I remember spending most of an afternoon there in 2008, if I remember correctly, when Fox News erected a TV set in the Golden Fleece Lounge – the bar in the back of the restaurant – and anchor Bret Baier hosted a parade of state and local politicians on and off the air. I participated myself, on a panel of journalists and politicos.
John Kasich was introduced to Price Hill Chili in his first run for governor in 2010; the ebullient Kasich seemed to love every minute of the attention he got from the owners and the patrons. He came back a few more times.
One thing you don't often see at Price Hill Chili is a politician eating. Usually, they are too busy schmoozing voters to stop for a three-way or a double-decker sandwich.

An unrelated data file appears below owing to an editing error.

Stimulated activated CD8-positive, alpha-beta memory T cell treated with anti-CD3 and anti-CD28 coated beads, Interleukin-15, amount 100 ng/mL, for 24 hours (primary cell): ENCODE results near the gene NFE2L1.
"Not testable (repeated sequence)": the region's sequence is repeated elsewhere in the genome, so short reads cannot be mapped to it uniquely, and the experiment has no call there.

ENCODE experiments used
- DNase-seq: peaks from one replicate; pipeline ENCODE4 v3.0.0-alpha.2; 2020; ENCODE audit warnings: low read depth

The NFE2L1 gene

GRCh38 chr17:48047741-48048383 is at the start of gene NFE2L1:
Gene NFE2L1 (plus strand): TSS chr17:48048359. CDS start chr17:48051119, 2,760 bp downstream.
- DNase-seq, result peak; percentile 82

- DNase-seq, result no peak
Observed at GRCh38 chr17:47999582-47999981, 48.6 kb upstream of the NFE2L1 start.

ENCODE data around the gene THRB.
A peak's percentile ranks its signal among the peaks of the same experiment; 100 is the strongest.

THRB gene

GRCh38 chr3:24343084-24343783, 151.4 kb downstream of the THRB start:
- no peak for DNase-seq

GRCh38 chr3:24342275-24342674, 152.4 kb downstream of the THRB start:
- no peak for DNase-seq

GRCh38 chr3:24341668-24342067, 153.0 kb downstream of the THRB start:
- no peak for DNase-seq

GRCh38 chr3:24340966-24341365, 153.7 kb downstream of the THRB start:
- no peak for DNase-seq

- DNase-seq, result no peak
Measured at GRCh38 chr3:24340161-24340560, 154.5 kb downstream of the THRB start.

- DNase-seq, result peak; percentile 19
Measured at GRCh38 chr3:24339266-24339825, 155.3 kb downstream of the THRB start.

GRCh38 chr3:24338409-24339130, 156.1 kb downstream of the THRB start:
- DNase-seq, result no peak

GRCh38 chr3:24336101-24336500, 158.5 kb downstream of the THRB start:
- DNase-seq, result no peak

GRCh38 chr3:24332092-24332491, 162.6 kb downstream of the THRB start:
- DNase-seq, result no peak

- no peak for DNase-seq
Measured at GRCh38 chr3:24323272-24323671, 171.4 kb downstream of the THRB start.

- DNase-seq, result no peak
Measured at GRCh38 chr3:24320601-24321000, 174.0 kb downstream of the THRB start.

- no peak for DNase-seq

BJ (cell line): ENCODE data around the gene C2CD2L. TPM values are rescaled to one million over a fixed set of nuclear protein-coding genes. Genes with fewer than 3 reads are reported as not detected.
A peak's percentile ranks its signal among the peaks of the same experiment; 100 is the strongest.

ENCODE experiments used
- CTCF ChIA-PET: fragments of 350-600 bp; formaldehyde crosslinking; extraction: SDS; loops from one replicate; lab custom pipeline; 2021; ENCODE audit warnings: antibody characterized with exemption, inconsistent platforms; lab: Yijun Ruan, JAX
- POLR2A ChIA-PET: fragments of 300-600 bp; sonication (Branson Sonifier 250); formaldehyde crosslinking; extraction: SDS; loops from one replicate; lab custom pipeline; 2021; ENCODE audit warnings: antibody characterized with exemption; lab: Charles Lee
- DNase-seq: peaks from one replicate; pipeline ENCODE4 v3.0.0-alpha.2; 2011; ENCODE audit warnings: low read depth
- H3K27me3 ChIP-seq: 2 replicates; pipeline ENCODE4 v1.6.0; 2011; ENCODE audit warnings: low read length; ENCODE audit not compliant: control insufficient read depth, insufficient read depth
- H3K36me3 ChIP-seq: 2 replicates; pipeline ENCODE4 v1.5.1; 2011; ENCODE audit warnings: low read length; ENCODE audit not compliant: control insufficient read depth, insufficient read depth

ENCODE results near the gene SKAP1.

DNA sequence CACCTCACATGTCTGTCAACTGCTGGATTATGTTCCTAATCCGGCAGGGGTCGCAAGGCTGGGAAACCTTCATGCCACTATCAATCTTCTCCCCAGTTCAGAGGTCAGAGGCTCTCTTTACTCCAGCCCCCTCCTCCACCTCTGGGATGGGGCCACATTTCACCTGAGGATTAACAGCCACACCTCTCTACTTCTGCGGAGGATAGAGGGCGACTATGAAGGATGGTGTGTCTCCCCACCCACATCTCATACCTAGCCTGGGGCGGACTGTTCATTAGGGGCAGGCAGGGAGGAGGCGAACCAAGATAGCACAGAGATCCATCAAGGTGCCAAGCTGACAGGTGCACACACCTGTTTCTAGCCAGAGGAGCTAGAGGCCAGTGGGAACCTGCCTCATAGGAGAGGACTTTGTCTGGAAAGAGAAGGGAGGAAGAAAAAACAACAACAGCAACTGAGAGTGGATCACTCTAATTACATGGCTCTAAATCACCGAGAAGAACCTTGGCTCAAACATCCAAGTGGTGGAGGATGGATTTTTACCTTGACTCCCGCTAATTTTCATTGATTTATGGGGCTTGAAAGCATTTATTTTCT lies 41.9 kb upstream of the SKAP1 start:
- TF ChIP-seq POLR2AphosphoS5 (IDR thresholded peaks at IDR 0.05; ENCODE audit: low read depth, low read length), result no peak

An exception to the rule was Mike Pence, now the vice president of the United States. In August 2016, he was a candidate for vice president and he stopped in to greet voters and stayed for lunch.
There are photos of him digging into a three-way; and he seemed to enjoy the staple food of Cincinnati.
Former House Speaker Newt Gingrich has been to Price Hill Chili, as has Vice President Dick Cheney, who spent about 50 minutes talking issues with a group of patrons in the Golden Fleece.
He left without eating, but the owners gave him a bag of three-ways to go, which he hauled on to the campaign bus.
Cheney later sent the Beltsos family a letter saying how much he and his wife Lynne enjoyed the food.
If you are a Republican running for office – local, state or national – and you come to Cincinnati, you skip Price Hill Chili at your own peril.
Those people in the booths are waiting for you.
Young's Jersey Dairy, Yellow Springs